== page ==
By: Jack Swift
Johnson County Historian
Johnson County in northeast Tennessee has been home to me since my birth March 22, 1938. The only time I have been away from this beautiful and friendly area is when I was in the Army.
While the history of Johnson County was always very interesting to me, I found it even more so after accepting the post of Johnson County Historian several years ago. After studying Tennessee and Johnson County history at Johnson County High School under the very able guidance of Mrs. Blanche Osborne, I added to my knowledge by reading books, magazines and articles and by talking to older members of the county. There is a well of knowledge about Johnson County, Mountain City and east Tennessee that seemingly never runs dry. I will continue to seek out the distinctive treasure of Johnson County history because there is much, much more that I would like to know about. Of most interest to me is Johnson County’s reaction to and sympathies in the Civil War.
I can imagine that one of the most awful periods of time concerning our county was the four years of Civil War that reared its ugly head in 1861 and ended in 1865. Johnson County and several other East Tennessee counties were against secession and at one time their leaders tried to organize the section as a separate state. Of course Governor Isham G. Harris, a staunch supporter of the Confederate cause, and his administration quashed that effort. In the referendum of June 8, 1861, West Tennessee and Middle Tennessee voted to secede while East Tennessee voted 2 to 1 to remain in the Union. By the time the War ended, Tennessee had furnished 30,000 soldiers to the Union Army while 100,000 had fought for the Confederacy.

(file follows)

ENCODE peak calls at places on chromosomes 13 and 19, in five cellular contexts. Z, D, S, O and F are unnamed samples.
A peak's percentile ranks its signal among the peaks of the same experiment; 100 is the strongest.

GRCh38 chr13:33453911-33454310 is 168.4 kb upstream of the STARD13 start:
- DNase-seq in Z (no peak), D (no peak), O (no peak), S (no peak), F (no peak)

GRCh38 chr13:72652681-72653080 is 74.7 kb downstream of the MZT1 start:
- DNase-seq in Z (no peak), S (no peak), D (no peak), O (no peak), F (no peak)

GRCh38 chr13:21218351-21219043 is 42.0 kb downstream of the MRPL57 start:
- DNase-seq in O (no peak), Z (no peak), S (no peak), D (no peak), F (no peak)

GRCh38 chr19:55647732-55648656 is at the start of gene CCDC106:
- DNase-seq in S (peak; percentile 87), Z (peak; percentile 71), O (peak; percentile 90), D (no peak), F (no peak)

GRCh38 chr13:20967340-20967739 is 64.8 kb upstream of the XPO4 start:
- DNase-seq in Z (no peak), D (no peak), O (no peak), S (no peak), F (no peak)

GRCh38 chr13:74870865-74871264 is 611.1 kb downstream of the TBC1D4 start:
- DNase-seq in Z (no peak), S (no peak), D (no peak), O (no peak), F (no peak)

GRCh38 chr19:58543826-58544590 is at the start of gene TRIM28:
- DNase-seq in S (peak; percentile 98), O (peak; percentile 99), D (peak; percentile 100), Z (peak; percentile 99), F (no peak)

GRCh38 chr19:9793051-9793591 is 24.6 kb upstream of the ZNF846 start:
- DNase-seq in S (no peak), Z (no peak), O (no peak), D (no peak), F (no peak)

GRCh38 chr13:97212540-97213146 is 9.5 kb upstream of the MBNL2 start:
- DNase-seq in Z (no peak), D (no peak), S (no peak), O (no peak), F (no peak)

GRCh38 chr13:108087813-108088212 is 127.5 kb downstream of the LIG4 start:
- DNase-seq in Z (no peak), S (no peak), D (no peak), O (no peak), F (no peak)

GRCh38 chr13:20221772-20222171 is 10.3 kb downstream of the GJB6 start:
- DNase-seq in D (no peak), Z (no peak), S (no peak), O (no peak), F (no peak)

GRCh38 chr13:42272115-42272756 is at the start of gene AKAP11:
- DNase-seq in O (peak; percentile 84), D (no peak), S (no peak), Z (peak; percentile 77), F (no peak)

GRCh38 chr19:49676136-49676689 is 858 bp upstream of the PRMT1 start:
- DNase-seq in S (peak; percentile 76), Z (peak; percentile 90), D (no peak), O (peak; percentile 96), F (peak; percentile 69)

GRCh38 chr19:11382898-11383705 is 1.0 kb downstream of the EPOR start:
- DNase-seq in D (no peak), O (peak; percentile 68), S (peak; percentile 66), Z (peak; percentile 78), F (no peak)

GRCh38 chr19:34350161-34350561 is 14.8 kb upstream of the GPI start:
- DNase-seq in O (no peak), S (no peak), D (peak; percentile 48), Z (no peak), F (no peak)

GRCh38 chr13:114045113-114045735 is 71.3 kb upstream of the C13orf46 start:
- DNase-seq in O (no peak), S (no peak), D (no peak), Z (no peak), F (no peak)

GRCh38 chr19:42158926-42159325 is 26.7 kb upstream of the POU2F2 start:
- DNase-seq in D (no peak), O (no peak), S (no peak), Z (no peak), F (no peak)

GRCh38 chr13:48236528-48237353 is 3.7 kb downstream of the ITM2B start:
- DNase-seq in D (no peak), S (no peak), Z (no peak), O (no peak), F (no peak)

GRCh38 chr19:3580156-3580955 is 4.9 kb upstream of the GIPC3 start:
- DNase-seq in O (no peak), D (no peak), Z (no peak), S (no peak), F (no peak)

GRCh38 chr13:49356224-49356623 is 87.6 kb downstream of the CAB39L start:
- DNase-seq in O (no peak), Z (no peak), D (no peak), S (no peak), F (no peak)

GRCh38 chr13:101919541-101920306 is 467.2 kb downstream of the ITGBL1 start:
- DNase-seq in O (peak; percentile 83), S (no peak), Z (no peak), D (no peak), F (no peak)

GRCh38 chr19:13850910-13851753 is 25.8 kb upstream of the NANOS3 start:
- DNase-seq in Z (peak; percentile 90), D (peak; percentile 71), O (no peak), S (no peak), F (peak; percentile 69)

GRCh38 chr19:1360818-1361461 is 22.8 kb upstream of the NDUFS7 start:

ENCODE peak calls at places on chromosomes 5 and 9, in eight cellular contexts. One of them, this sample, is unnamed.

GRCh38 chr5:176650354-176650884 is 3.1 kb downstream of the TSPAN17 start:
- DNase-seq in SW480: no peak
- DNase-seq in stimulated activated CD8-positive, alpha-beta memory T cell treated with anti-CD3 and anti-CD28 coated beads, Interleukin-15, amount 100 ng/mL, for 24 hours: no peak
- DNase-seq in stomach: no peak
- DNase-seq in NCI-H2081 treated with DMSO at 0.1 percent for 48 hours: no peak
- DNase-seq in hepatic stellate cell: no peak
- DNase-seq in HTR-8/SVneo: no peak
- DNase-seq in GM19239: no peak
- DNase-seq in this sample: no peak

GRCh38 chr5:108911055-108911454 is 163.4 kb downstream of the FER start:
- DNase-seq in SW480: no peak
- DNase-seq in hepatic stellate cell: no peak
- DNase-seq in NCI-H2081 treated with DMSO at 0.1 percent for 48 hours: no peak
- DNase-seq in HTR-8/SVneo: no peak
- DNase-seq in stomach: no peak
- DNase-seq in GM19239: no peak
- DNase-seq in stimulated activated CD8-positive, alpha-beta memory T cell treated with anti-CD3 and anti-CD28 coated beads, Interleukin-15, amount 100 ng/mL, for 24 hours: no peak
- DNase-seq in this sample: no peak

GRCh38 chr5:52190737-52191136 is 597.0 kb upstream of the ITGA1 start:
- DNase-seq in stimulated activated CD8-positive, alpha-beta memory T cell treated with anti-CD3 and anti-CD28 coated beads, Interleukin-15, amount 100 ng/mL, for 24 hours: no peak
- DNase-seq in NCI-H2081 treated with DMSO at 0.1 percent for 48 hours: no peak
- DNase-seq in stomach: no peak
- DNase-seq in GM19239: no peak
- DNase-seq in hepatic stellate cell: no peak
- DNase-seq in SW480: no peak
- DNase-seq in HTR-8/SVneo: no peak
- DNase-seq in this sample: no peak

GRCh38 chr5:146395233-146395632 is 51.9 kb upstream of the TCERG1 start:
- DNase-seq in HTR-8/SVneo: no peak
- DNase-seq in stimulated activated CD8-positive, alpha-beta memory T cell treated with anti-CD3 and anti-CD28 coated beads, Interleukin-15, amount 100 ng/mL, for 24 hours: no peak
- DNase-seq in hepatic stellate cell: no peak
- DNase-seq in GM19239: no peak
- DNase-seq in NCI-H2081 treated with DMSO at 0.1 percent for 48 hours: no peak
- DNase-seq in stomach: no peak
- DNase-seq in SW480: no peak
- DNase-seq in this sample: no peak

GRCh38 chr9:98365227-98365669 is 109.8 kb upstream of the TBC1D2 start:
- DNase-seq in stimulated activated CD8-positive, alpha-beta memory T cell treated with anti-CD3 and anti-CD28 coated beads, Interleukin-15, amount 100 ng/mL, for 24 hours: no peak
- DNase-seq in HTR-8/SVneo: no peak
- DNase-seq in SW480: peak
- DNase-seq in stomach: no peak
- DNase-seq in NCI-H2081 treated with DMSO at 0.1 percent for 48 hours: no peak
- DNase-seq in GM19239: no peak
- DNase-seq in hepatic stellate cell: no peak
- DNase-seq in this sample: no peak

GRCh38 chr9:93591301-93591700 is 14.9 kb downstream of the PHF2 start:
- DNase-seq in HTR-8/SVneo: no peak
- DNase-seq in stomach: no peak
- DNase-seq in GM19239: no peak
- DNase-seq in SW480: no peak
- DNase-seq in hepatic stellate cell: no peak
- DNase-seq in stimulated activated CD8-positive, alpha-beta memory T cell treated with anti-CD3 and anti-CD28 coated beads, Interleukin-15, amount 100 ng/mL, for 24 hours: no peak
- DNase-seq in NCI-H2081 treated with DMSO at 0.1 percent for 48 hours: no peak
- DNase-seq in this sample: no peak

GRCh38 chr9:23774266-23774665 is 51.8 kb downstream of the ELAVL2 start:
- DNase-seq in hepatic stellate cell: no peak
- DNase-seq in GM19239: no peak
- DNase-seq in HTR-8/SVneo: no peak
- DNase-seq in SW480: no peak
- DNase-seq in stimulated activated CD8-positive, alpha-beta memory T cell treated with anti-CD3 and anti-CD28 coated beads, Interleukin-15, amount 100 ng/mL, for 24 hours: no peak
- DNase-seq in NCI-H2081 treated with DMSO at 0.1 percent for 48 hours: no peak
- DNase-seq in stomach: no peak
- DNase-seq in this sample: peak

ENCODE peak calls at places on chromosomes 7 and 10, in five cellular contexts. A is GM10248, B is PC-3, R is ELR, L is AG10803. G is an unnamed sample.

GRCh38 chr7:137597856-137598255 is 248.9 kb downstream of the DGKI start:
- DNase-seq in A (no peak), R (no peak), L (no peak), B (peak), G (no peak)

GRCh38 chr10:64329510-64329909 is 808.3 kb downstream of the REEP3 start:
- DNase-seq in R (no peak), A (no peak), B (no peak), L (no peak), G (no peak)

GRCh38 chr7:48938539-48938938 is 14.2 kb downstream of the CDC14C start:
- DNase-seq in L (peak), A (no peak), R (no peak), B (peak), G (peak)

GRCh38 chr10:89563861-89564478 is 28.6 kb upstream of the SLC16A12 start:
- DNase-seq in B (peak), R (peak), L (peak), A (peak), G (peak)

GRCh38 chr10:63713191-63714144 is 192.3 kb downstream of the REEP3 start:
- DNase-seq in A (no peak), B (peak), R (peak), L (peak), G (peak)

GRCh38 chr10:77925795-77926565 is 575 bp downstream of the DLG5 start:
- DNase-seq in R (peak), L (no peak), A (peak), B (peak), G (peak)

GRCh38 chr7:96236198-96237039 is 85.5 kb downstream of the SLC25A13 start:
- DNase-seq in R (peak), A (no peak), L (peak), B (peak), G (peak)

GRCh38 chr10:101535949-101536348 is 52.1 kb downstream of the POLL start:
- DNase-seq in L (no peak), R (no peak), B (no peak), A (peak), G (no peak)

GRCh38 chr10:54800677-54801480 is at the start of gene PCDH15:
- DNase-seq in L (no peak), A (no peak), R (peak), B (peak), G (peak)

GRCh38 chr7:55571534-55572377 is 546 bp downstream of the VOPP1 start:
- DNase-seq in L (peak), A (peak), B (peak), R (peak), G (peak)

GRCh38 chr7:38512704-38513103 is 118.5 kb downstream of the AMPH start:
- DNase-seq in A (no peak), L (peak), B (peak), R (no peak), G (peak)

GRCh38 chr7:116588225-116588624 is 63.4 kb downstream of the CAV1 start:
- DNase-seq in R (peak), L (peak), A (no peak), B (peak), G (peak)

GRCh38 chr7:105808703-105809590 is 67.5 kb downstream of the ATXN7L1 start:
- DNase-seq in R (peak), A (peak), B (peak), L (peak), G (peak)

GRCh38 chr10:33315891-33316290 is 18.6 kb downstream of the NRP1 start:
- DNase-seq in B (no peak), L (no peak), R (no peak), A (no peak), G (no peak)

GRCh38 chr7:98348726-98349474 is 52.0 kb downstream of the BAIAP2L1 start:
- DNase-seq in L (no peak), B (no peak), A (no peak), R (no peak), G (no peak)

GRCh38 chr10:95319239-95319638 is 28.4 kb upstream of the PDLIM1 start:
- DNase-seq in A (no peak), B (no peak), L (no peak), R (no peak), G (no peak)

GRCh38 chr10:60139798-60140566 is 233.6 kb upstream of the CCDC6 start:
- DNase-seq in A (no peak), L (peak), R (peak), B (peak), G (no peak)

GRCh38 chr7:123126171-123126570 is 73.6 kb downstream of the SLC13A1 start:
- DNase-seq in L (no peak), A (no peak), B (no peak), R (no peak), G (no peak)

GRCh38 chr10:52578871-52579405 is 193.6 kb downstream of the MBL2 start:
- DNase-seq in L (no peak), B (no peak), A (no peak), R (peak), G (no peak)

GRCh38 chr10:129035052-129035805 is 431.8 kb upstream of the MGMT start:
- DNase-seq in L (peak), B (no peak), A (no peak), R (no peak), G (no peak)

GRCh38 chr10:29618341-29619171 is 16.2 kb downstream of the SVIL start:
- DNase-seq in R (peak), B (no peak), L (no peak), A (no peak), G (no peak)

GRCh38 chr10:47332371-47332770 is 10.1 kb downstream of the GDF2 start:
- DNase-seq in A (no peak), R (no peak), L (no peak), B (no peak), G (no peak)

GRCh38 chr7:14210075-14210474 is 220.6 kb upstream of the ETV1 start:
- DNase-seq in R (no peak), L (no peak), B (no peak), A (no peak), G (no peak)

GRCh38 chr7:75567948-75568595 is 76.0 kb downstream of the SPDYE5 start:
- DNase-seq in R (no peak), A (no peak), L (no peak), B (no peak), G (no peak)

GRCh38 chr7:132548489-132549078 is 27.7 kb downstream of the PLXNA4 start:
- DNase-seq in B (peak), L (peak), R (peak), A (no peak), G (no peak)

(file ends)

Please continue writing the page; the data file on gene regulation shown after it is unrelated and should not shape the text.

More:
Living in East Tennessee and Johnson County during the Civil War was no doubt a nightmare. Distrust was rampant. Bad things happened. Soldiers fought with valor on both sides but the Union prevailed. The war began April 12, 1861 when Confederate forces fired upon Fort Sumter, South Carolina; it ended with the surrender of Confederate General Robert E. Lee to Union General Ulysses S. Grant at the Appomattox, Virginia Courthouse April 9, 1865.
An interesting note: Kentucky attempted to remain neutral in the War but some major battles took place there anyway. Virginia seceded from the Union, thereby leaving 40 counties, which formed their own government and was granted statehood as West Virginia in 1863.